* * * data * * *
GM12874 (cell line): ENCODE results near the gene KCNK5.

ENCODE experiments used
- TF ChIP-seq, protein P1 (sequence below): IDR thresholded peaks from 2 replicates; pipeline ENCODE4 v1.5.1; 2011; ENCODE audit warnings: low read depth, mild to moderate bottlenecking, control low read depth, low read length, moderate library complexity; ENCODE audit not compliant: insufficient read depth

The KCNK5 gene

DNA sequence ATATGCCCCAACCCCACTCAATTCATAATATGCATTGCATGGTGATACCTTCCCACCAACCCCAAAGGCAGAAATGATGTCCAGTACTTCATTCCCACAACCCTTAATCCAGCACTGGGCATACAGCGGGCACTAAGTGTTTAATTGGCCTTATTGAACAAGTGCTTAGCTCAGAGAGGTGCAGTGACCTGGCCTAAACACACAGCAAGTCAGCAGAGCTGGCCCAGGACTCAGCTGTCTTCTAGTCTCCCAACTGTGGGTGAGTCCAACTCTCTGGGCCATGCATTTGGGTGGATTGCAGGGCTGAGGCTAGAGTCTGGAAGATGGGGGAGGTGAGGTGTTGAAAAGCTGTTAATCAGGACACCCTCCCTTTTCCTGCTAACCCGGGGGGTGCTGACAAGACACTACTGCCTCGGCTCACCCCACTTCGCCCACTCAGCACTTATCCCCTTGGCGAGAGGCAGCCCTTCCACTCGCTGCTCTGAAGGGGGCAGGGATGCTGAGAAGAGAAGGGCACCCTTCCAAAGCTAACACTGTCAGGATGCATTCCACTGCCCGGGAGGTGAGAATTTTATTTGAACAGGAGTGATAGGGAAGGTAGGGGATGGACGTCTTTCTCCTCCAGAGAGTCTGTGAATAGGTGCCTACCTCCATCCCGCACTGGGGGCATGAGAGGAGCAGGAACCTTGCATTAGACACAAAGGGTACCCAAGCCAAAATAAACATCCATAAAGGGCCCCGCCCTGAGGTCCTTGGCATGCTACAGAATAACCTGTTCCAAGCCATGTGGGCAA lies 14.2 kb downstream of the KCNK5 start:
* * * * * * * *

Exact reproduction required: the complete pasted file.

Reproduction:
GM12874 (cell line): ENCODE results near the gene KCNK5.

ENCODE experiments used
- TF ChIP-seq, protein P1 (sequence below): IDR thresholded peaks from 2 replicates; pipeline ENCODE4 v1.5.1; 2011; ENCODE audit warnings: low read depth, mild to moderate bottlenecking, control low read depth, low read length, moderate library complexity; ENCODE audit not compliant: insufficient read depth

The KCNK5 gene

DNA sequence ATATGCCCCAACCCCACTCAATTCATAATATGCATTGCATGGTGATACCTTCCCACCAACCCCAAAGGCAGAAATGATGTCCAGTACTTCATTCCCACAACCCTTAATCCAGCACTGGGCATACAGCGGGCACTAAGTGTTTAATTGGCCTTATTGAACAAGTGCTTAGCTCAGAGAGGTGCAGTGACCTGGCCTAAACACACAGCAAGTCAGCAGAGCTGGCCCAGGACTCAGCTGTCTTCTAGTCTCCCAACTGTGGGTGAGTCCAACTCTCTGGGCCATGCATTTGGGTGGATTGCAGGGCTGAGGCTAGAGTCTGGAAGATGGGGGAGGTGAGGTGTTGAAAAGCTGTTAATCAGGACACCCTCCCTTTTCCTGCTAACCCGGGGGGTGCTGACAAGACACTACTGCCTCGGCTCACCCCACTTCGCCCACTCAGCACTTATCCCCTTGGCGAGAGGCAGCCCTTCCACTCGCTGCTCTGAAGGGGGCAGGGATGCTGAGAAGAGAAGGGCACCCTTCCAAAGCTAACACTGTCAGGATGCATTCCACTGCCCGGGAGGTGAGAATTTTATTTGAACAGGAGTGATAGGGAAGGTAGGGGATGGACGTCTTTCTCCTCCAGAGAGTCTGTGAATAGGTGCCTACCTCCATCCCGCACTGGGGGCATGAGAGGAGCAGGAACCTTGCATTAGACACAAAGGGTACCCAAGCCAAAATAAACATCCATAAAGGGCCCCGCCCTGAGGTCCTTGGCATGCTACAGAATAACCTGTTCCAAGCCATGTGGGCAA lies 14.2 kb downstream of the KCNK5 start: